thrifting (thrift' ing) vi. 1. To visit many thrift stores during a day in search of certain items, particularly classic video games. 2. To regularly visit thrift stores in search of certain items.
In the United States and Canada, there are stores called "thrift stores," "thrift shops," or "those smelly places with a bunch of junk." They sell used items (primarily clothing) and are often run as money-makers for charities. Perhaps two of the best known organizations that run thrift stores are Goodwill and the Salvation Army. The items they sell are usually donated by individuals. They also tend to be a good source of classic home video games.
Hard-core collectors will visit as many local thrift stores as possible daily in search of new games. This is not entirely unreasonable, since a) thrift stores get new donations daily, b) competition for classic video games seems to be increasing as the supply decreases, and c) it will please Bira Bira, the guardian of the Reef Store and patron little-wooden-icon of classic video game collectors. Collectors who either have lives or are no longer in college are more likely to go semi-weekly, weekly, or just whenever they can. Making a round of local thrift stores is called "thrifting."
The two most common uses of the word are illustrated by the following typical conversation between collectors:
Collector #1: "I went thrifting yesterday and found [long list of unbelievably rare items]."
Collector #2: "I haven't had a chance to go thrifting lately."
In this case, Collector #2 has actually been thrifting regularly, but hasn't been finding anything. The one day he decided not to bother going, Collector #1 went. If it weren't for the fact that Collector #2 actually met him, Collector #1 might be "Sum Guy." Sum Guy has been reported all across the country, buying every classic video game in sight. Other collectors never see him, but always hear about him. Visit a thrift store or yard sale and ask if they have any old video games. There's a good chance you'll get the reply, "We did, but Sum Guy was here 15 minutes ago and bought 'em all."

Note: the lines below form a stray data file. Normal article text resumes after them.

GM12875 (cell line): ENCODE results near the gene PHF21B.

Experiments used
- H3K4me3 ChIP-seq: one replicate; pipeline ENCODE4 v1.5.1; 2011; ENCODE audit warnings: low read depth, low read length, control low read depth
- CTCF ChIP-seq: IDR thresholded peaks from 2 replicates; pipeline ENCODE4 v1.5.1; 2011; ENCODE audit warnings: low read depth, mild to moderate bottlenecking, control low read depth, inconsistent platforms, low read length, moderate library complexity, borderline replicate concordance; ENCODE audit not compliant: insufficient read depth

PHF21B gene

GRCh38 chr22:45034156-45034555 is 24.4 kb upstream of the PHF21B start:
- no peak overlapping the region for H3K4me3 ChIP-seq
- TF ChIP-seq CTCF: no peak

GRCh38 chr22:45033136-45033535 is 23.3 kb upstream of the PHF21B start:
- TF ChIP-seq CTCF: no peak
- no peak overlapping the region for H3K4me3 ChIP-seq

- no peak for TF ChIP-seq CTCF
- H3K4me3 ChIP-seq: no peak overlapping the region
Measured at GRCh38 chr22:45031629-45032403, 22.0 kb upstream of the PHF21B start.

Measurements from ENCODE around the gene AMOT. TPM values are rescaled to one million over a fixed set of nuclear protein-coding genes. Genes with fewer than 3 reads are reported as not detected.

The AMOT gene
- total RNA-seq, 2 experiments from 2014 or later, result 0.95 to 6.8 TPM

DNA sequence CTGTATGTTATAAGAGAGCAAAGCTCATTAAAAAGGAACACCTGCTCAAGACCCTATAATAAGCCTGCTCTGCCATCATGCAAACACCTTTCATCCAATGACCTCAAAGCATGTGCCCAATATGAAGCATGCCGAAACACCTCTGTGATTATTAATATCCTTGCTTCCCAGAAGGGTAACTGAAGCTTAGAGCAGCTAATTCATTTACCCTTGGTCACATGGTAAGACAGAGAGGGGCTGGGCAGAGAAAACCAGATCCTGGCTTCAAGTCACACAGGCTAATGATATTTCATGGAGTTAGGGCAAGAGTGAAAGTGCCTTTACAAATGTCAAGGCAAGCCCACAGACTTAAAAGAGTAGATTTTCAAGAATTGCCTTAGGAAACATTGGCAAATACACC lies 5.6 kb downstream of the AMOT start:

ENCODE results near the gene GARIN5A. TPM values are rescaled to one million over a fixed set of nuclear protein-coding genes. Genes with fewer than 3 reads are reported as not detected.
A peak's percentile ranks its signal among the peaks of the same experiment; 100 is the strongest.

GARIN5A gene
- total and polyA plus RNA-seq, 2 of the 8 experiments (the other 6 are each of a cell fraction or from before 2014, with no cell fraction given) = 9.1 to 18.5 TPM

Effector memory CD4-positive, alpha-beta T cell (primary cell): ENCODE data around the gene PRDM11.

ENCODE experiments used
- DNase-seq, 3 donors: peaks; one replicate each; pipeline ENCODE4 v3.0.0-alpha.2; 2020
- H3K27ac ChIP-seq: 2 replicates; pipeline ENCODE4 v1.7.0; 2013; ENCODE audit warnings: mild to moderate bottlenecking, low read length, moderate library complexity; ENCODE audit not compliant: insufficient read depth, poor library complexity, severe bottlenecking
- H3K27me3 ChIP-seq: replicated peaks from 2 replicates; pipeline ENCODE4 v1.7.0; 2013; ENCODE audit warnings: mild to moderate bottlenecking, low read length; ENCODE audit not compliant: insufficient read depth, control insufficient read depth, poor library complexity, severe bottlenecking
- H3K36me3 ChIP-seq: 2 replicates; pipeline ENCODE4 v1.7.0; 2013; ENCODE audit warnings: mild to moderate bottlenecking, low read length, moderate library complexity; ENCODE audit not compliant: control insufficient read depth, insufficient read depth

If you don't let this discourage you and you begin thrifting, you'll discover that thrift stores come in a wide range of types, from "clean and organized" to "smell funny and things strewn everywhere in no recognizable pattern." The best stores for finding things, of course, are the latter, assuming a) you have time to dig for them and b) you don't let the smell get to you. It is recommended that you slowly work up your tolerance before spending a long time in such a store.
Here are a few helpful rules to remember when thrifting:
- Cartridges are priced by size. Therefore, a 5200 cartridge might cost three times the price of an Intellivision cartridge.
- Never let the employees send an item back to be priced. You will never see it again.
- The less money you have when you go, the more items you'll find.
- The nicer the cartridge label, the more grease pencil marks the store will have used to price it.
- If you only find part of a group of items, you will not find the rest of them that day. Either come back next week (or even next month) or look in a thrift store on the other side of town. That is where the other half is.
Copyright 1997, i5ive communications inc. Used with permission.
[April 27, 2013: Ah, Bira Bira. That's kind of a long story. The short of it is, it was a small tiki carving that became a meme among collectors on rec.games.video.classic and was believed to bring good luck when thrifting. Robert Batina, who ran the page the Bira Bira link used to go to, is still around, but unfortunately the Bira Bira pages seem to be no more. "Sum Guy" was another meme that developed there; you can find more details on it at the bottom of my August 5, 2003 post.
Sadly, with the rise of ebay and just the general march of time, thrift store have become less and less a source for classic video games. Sure you can still find PlayStation 2 games and such, but Atari 2600 cartridges, not so much.]